HD – Permacath
For those who do not know, a permacath is a tube that is used to gain access to the blood for haemodialysis.
I do not mine admitting that I was petrified by having this put in. The main reasons were;
- It’s a tube that goes under the skin in your chest and directly into the heart, and
- You are awake when this procedure is done.
I had to have a tranquilliser to knock me out a bit to help me even get on the table to have it done.
I’m sure that different Hospital all around the world have different procedures but this is my example at the Health Hospital in Cardiff.
After the tranquilliser, you go into the “line room” it sort of looks like an operating theatre only smaller with less equipment. There was two people with me; the doctor who would be performing the procedure and a nurse would be helping but also looking after me.
You lay flat on the table and a plastic sheet is put over you & your face and I was told to look to the left (so away from where the op was happening).
There was coldness as they swabbed the area to disinfect it.
Then there was the worse bit; the doctor injected the local anaesthetic into my chest – this really stung but the nurse held my hand all the way through and I squeezed when it hurt. The injection quick goes to work and your chest/shoulder goes numb. Before the doctor started the procedure she kept asking me if I could “feel that” (I couldn’t) but I think she said she was poking me with scalpel.
The doctor (or the nurse at times) kept talking to me, telling me what was happening and when. The operation is done in 3 stages – she would say.
Stage one was to cut a small incisions in my chest and then at the top of my collar bone and feed the tube between the two holes. This was also a rough bit, not because it hurt but because to get the tube under the skin and out the other side meant that there was a lot of yanking and pulling. While I was numb so there was no pain, I could definitely feel the pulling and tugging.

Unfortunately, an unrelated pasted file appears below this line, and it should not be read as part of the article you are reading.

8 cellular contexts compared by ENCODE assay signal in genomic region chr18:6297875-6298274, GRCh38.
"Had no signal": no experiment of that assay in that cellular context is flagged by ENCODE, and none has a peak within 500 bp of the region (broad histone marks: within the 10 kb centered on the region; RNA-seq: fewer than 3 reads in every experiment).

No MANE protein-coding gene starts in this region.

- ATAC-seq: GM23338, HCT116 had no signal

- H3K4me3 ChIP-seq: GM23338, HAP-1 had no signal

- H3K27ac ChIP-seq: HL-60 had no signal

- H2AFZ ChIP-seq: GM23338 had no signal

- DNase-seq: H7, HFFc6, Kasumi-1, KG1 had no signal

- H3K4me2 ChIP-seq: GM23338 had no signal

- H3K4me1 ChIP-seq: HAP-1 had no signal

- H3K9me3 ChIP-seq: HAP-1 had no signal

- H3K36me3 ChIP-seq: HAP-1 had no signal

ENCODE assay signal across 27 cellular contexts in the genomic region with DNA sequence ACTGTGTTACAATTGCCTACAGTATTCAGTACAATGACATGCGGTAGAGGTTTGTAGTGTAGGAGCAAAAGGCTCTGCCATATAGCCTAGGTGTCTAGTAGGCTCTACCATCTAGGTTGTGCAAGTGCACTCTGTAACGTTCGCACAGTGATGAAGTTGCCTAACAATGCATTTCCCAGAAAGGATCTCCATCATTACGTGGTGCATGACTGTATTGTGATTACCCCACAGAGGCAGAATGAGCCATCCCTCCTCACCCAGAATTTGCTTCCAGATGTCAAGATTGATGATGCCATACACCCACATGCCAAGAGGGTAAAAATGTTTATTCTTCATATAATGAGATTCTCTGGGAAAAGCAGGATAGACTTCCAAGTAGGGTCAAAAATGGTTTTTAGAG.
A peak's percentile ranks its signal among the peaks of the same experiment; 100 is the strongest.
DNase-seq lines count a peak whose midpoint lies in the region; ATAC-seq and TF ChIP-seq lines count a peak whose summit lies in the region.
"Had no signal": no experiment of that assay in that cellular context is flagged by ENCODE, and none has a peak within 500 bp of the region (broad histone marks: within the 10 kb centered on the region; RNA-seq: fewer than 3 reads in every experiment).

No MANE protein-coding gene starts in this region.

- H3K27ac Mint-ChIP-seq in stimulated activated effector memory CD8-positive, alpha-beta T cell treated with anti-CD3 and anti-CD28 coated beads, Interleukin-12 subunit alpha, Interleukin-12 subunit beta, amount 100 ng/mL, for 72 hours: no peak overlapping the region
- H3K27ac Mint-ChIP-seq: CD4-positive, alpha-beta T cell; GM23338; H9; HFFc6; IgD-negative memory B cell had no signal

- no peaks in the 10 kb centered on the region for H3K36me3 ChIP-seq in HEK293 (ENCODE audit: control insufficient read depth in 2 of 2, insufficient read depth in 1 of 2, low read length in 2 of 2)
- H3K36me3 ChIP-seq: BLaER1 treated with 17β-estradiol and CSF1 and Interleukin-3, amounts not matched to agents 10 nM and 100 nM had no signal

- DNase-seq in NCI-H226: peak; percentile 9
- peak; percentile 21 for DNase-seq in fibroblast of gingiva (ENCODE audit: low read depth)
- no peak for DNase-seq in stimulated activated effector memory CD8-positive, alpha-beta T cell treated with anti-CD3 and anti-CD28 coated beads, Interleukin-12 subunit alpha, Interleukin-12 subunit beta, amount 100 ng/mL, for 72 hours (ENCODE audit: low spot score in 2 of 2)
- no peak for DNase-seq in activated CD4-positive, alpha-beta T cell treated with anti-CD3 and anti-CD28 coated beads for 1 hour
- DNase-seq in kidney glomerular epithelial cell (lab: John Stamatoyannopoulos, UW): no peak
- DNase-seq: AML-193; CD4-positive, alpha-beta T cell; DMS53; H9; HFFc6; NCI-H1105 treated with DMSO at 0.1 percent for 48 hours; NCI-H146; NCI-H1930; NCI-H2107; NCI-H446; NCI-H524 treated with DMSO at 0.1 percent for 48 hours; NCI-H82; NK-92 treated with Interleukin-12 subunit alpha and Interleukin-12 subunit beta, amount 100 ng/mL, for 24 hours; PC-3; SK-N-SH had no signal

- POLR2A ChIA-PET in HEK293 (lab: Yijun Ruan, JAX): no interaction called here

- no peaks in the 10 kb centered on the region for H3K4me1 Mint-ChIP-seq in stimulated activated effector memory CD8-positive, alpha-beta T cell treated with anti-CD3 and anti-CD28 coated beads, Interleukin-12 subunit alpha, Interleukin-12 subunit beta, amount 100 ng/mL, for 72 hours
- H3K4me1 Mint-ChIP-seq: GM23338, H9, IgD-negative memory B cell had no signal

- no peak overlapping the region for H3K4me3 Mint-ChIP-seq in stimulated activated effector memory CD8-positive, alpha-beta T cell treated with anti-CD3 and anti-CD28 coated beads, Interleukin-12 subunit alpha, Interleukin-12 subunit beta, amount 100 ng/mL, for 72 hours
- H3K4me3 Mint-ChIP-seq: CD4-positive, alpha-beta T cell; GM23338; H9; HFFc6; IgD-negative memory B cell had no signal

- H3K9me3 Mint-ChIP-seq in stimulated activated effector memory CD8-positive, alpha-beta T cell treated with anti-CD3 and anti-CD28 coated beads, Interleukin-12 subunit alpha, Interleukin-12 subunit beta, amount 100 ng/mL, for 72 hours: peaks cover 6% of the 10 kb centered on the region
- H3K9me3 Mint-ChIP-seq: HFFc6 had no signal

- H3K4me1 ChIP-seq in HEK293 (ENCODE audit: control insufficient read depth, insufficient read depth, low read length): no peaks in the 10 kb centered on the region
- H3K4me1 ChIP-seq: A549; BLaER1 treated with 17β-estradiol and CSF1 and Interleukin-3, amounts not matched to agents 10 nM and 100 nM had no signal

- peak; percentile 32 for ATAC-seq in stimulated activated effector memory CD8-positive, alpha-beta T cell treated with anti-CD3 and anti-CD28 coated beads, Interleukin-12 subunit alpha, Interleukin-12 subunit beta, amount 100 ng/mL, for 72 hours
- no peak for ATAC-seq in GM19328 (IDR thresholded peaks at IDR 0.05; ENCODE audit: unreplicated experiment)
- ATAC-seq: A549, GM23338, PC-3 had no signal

Once the tube was in position, the tube is inserted into the vein and feed directly into the heart (using an ultrasound machine for guidance) – this is stage two. Again I felt no pain but as the tube goes into the heart the doctor (on deliberately) pushes too far and the tube hits the side of heart – causing my heart to beat quicker and it also made me cough- it’s a really weird sensation!
Once the tube is in, it’s time to sew me up. Stage three! By this time the local anaesthetic was wearing off and I could feel the stitches so I got some more of the nasty injections (which again really hurt), and I couldn’t feel a thing.
All sewn up, I was about to sit up and have a look. All in all the operation takes about 45 mins to an hour. The tranquilliser did help, at one point during the procedure, I started to giggle with no idea why and felt relaxed about what was happening.
The insertion of a permacath sounds horrific when you say it out loud and there is no shame in being frightened – but I can say with hand on my heart the the op is no where near as bad as it was in my head!
Within the hour of having it put in, I was on the dialysis machine having my first haemodialysis!